Profiling of impurities in biopharmaceutical products and their associated intermediates and excipients is a regulatory expectation. The US Food and Drug Administration has recently made available a guidance for industry, Genotoxic and Carcinogenic Impurities in Drug Substances and Products: Recommended Approaches, which is intended to inform pharmaceutical manufacturers of the agency's current views with respect to genotoxic and carcinogenic impurities in drug substances and drug products, including biologics.1 This guidance provides recommendations on how to evaluate the safety of these impurities and exposure thresholds. The European Medicines Agency's (EMEA committee for Medicinal Products for Human Use (CHMP) also published the Guideline on the Limits of Genotoxic Impurities, which is being applied by European authorities for new drug products and in some cases also to drug substances in drug development.2 These guidelines augment the International Conference on Harmonization (ICH) guidances for industry: Q3A(R2) Impurities in New Drug Substances, Q3B(R2) Impurities in New Drug Products, and Q3C(R3) Impurities: Residual Solvents that address impurities in a more general approach.
Although some impurities are related to the drug product, others are added during synthesis, processing, and manufacturing. Because residuals typically are present at low levels in difficult sample matrices, development and validation of assays and ongoing testing can be quite challenging. Biomanufacturing is a complex process involving many steps from upstream fermentation, cell lysis, and solubilization to downstream refolding, purification, polishing, and formulation. The sample matrix types can vary greatly because sampling at a variety of process steps is required to accurately monitor the target throughout the production process. This article will discuss these challenges and some strategies used to overcome them.
Classes of Product-Related Impurities
Product-related impurities fall into several broad classes. Some are introduced in the upstream steps as required components of the fermentation or cell-culture media. Some impurities result from culture growth and harvest. With the increase in use of disposables for bioprocessing such as bags, filters, and tubing, other residuals can be introduced throughout the process. Some examples are listed below.
Product-related impurities and product-related substances introduced upstream
Nucleic acids such as deoxyribonucleic acid (DNA) and ribonucleic acid (RNA) are some of the unwanted cell components found in the protein of interest after cell lysis.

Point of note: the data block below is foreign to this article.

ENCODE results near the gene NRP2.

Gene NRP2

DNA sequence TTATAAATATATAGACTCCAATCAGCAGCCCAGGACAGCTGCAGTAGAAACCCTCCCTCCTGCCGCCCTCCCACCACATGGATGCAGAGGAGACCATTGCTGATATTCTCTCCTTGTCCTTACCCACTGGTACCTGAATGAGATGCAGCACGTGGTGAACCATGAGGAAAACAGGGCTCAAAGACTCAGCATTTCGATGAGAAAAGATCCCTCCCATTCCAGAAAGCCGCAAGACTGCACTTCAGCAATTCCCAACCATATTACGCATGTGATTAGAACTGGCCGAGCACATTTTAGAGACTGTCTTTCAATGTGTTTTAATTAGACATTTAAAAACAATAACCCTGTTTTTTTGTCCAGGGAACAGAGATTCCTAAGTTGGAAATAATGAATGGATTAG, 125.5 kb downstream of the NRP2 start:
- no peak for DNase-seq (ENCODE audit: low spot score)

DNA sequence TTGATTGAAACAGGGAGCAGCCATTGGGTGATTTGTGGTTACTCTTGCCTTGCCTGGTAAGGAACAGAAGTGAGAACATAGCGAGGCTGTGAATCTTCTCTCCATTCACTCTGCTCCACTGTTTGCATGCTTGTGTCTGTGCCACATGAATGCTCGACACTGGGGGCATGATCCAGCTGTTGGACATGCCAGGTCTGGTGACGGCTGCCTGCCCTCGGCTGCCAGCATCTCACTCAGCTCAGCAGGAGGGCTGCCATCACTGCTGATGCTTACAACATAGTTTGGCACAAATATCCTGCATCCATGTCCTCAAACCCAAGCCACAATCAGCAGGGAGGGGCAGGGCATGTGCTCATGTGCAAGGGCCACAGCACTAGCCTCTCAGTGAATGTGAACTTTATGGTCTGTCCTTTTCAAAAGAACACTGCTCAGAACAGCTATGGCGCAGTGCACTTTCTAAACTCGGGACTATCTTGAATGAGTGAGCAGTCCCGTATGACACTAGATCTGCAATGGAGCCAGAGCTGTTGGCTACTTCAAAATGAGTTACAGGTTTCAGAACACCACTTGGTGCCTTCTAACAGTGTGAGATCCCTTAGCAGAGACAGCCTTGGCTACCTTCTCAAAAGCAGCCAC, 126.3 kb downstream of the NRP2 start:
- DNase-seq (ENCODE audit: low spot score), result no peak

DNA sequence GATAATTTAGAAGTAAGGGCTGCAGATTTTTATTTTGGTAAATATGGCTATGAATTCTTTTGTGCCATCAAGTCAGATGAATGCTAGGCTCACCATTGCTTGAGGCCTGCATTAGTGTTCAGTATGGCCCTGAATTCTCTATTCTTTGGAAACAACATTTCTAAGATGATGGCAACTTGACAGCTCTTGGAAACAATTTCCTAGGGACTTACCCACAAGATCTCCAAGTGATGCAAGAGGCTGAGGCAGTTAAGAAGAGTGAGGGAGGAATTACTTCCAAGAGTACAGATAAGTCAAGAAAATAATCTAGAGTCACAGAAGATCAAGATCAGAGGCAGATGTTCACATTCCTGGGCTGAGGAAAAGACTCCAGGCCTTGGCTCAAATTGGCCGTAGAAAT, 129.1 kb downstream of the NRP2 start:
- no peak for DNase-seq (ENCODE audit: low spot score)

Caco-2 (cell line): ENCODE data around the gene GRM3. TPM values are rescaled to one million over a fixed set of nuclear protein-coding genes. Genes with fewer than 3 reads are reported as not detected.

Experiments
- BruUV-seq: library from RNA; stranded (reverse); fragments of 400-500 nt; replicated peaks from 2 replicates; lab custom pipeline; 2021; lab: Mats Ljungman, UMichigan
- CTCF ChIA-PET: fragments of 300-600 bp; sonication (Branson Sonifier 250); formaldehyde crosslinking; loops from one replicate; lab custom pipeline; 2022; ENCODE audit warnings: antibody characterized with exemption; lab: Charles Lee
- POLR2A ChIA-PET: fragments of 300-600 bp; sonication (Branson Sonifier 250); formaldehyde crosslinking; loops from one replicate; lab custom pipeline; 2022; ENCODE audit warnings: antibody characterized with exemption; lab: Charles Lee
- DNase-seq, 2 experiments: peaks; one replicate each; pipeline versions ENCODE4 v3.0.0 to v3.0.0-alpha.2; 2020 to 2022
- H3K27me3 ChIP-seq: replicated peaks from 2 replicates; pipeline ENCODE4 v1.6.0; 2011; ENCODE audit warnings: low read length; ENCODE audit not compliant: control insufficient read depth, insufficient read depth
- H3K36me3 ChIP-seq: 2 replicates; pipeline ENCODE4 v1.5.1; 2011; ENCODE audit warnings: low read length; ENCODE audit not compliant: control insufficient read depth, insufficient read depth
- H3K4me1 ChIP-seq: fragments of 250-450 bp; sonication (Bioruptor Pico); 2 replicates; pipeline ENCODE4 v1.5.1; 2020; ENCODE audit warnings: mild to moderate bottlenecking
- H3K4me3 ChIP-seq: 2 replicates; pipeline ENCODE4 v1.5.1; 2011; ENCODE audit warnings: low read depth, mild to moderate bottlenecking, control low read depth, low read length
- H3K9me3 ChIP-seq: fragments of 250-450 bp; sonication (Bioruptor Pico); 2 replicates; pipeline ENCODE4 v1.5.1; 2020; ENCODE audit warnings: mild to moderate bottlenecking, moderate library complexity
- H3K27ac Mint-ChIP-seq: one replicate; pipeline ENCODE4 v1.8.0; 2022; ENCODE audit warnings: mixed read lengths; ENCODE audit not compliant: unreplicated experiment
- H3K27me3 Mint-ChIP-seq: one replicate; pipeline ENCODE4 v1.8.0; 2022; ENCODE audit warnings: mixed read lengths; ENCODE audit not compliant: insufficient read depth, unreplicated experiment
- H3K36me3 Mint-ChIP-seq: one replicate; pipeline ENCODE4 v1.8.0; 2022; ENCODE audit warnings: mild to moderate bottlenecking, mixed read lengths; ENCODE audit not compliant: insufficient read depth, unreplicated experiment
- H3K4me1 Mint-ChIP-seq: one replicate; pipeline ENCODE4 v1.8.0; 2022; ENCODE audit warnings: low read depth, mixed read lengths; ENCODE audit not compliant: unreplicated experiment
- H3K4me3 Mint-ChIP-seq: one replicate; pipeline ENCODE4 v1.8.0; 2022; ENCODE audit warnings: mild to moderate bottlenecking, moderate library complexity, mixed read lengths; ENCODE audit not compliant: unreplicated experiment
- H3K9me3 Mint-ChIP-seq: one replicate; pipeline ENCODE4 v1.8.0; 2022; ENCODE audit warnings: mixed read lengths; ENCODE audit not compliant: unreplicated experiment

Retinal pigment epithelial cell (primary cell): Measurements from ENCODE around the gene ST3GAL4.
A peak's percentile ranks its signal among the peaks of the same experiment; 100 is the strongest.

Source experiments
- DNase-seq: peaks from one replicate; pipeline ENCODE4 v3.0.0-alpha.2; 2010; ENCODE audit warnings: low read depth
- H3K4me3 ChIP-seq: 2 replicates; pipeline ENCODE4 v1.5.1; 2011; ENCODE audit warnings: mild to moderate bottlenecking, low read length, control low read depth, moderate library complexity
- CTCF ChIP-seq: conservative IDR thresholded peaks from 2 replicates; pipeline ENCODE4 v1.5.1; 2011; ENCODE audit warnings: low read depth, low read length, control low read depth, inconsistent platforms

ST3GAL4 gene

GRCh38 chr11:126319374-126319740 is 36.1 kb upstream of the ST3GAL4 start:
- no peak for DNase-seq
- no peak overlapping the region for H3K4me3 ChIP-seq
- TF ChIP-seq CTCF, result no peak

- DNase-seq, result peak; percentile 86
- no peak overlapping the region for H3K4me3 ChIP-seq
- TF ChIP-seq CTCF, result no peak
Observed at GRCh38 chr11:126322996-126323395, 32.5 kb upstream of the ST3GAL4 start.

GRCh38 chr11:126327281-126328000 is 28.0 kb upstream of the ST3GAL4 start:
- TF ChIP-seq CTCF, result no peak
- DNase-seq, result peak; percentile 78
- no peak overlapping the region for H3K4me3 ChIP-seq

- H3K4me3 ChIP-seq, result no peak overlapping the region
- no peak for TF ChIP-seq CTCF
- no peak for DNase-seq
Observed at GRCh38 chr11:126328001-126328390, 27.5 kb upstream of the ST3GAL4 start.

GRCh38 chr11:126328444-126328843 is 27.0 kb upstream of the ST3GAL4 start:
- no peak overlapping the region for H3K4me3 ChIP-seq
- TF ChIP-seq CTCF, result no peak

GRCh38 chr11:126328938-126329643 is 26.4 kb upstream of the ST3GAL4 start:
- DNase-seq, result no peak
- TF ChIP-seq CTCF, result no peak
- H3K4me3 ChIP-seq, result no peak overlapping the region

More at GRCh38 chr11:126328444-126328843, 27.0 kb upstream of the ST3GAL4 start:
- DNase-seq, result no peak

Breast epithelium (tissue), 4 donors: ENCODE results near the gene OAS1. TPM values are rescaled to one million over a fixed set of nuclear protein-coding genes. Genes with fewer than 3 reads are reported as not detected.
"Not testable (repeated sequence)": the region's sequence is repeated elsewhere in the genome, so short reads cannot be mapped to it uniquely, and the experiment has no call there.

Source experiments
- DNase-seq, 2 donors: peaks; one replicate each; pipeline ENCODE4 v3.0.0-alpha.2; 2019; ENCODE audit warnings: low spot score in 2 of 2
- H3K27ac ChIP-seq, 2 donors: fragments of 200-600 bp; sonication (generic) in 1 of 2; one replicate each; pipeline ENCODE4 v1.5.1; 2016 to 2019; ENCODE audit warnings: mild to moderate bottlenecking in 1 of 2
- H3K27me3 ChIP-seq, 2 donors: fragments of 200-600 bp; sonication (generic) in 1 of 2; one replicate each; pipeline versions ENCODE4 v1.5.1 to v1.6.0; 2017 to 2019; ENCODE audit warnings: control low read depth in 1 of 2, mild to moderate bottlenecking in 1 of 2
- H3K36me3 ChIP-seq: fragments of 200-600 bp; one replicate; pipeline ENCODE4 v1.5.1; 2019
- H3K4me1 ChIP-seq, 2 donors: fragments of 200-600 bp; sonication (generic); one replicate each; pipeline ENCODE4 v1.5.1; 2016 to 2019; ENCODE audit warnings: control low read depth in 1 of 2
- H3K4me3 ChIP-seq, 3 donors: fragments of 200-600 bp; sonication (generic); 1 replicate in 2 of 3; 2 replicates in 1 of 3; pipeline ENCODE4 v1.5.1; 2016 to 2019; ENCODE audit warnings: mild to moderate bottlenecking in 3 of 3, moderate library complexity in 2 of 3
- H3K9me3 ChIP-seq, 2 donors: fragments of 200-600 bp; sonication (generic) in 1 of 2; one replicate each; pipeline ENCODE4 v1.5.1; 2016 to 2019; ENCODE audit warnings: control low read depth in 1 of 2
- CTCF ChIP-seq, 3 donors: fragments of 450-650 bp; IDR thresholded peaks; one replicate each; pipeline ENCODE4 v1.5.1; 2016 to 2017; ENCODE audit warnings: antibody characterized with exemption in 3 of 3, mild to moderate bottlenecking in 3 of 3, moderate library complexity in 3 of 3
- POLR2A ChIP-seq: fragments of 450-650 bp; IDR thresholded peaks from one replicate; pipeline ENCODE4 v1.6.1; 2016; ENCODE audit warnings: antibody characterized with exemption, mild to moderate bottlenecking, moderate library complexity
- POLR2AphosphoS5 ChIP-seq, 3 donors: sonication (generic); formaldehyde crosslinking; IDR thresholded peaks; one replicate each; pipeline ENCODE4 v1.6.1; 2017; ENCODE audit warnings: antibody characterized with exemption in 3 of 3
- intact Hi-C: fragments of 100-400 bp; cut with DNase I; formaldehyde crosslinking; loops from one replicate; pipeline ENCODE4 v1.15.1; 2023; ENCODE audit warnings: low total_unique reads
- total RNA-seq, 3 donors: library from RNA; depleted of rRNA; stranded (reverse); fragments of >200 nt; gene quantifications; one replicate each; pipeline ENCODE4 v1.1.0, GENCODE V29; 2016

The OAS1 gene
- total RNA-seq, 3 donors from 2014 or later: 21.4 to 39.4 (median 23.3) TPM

- Host cell proteins (HCP), like nucleic acids, are also unwanted cell components that are seen with the protein of interest after cell lysis.
- Antibiotics are added upstream to the cell-culture media to control bacterial contamination and maintain selective pressure on the host organisms. The common antibiotics used include kanamycin, ampicillin, penicillin, amphotericin B, tetracyline, gentamicin sulfate, hygromycin B, and plasmocin to control mycoplasma.
Residual impurities throughout the process
- Process enhancing agents or catalysts are added throughout the process to make some of the steps more efficient and increase yield of the product. Guanidine and urea are added for solubilization of the fermentation output. Glutathione and dithiothreitol (DTT) are used during reduction and refolding of proteins. DTT is used to reduce the disulfide bonds of proteins and prevent them from forming between cysteine residues of proteins. Glutathione is a reducing agent. Isopropyl -D-1-thiogalactopyranoside (IPTG) is used to induce gene expression and to aid in the refold process.
Residual impurities introduced downstream
- Chromatographic purification of target proteins may require the use of chemicals that must be cleared from the process. Examples of such chemicals are certain alcohols and glycols.
- Surfactants are lipid molecules that contain both hydrophilic and hydrophobic (lipophilic) moieties. They are added during downstream processing to aid in separating the protein, peptide, and nucleic acids from the process stream by lowering the interfacial tension by adsorbing at the liquid–liquid interface. Examples include Triton-X, Pluronic, Antifoam- A, B, C, Tween, or Polysorbate.
Residual impurities introduced from disposables
- Compounds that can be extracted from a component under exaggerated conditions, such as in the presence of harsh solvents or at elevated temperatures, and have the potential to contaminate the drug product are referred to as extractables. Compounds that leach into the drug product formulation from the component as a result of direct contact with the formulation under normal conditions or sometimes at accelerated conditions are referred to as leachables. Leachables are typically a subset of extractables. Extractables must be controlled to the extent that components used are appropriate. Leachables must be controlled so that the drug products are not adulterated. Disposables can greatly reduce the risk of cross-contamination between batches, do not require steam sterilization, minimize turnaround time, and cleaning requirements, and eliminate costly capital expenditures for stainless steel tanks and piping. With an increase in the use of disposables during bioprocessing, validation must be performed to ensure that appropriate filters, bags, fittings, and tubing are chosen. Some examples of potential extractables and leachables compounds from disposables include phthalates, nitrosamines, polynuclear aromatic hydrocarbons, and metals.